Even the Linux kernel alone contains thousands of files. Indeed, many of them have not been touched for a long time. Libraries and other system files can have timestamps dating years before a given installation was created.

To avoid old files, we could use a path that gets created during the install process:

# stat /var/log/installer/syslog
  File: /var/log/installer/syslog
  Size: 401666          Blocks: 791        IO Block: 4096   regular file
Device: 801h/2049d      Inode: 6660        Links: 1
Access: (0600/-rw-------)  Uid: (    0/    root)   Gid: (    0/    root)
Access: 2022-01-01 00:06:56.000666137 +0200
Modify: 2013-12-01 10:47:05.168579010 +0200
Change: 2013-12-01 10:47:05.176579010 +0200

In this example, we use stat to check the Debian installer log’s last modification date. Since the file is a log, accessible only by root, we can be fairly certain that it wasn’t changed for any other reason.

This may not be the case for all files.

5.2. Tampered Files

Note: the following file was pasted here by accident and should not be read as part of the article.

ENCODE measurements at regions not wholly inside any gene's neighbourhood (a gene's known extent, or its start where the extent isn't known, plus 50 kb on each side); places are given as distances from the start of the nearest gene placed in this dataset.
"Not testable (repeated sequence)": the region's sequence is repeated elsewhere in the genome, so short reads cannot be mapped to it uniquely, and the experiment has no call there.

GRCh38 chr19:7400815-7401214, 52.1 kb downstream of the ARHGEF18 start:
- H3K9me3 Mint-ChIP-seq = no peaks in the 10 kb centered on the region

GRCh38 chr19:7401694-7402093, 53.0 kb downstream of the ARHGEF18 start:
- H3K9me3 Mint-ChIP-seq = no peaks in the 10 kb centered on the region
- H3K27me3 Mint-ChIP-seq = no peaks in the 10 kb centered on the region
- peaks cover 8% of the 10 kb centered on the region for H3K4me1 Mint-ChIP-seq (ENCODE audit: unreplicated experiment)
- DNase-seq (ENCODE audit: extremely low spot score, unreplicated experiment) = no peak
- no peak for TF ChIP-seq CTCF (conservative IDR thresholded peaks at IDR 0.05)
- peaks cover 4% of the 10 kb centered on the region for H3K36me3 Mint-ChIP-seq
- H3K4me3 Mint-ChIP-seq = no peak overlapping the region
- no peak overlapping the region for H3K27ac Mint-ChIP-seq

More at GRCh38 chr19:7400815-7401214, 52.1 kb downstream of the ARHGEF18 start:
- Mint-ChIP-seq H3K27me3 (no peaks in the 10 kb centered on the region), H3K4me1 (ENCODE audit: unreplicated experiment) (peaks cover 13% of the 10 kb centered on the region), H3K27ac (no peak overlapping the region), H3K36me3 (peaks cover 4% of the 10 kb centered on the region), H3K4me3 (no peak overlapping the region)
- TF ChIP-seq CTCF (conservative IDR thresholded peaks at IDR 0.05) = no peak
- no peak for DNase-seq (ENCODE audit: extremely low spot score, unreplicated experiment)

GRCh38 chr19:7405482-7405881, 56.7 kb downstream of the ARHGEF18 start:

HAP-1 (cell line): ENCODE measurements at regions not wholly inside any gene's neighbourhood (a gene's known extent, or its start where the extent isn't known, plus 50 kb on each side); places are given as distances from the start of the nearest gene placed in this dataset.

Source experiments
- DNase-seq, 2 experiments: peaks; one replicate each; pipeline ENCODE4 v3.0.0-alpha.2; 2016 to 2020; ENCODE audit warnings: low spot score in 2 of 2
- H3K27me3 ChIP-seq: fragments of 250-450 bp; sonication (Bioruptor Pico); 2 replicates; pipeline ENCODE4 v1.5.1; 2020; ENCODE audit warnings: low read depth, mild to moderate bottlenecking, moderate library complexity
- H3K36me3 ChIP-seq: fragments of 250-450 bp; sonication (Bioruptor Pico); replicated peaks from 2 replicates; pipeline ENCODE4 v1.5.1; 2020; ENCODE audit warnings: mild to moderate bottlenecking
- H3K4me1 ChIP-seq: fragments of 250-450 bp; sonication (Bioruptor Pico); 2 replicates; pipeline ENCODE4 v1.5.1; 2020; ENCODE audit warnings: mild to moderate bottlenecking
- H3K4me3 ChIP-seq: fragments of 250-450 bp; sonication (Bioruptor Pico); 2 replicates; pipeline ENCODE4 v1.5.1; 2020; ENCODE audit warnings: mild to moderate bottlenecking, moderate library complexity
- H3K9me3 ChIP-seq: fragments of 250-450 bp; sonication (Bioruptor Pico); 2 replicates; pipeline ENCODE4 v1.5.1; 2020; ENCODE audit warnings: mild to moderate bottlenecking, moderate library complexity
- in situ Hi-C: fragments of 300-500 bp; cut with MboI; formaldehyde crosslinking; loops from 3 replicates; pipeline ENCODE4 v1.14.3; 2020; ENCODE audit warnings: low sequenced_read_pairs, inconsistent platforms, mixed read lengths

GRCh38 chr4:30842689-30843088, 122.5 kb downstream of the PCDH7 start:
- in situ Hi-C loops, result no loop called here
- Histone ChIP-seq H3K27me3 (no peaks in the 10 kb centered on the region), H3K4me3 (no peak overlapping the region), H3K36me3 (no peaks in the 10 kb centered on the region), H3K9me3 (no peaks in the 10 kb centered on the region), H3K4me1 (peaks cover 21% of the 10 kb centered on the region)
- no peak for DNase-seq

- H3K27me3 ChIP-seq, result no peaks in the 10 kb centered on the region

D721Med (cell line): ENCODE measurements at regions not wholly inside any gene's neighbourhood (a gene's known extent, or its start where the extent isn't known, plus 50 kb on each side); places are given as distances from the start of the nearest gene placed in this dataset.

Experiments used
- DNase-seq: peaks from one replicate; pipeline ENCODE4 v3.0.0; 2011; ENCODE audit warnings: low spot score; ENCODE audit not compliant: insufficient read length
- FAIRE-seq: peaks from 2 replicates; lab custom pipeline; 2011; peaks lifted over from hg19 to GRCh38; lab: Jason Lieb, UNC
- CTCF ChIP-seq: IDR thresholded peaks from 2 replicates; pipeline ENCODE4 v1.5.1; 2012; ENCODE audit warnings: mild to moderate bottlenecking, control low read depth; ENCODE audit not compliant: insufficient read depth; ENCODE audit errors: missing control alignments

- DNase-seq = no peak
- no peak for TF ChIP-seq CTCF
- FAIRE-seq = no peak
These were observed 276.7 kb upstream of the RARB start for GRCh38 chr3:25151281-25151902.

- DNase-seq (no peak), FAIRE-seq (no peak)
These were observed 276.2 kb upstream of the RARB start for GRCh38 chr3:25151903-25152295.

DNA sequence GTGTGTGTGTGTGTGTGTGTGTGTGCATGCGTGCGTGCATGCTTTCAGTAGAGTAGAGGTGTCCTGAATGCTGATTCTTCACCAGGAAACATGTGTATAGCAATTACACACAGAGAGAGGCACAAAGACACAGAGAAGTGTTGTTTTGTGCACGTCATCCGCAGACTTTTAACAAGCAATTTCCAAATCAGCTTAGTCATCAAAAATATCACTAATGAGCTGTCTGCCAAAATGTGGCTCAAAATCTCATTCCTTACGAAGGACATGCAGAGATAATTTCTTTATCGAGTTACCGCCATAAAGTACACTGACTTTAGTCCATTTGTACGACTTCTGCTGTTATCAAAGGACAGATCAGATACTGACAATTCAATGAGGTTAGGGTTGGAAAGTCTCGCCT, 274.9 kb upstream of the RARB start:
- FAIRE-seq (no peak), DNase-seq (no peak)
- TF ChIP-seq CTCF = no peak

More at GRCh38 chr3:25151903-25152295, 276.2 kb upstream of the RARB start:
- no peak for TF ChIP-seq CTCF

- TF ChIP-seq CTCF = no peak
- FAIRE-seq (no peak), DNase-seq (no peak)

Even if we decide to check an “active” path like /etc, we should be careful. For example, configurations are often long and complex, which prompts copying and templating.

This can lead to time anomalies in certain scenarios:

# scp -p user@remote:/etc/hosts /etc/hosts

In fact, the -p (preserve) flag of scp (Secure Copy) remote transfer tool preserves all original file timestamps. This makes them useless in terms of our needs.

6. Summary

In this article, we explored many ways of checking how old a Linux system is. From hardware, through partitions and filesystems, all the way to single files.

In conclusion, if we are careful with our method and file choice, we can lower the chance of false dates coming up for a given system’s birthday.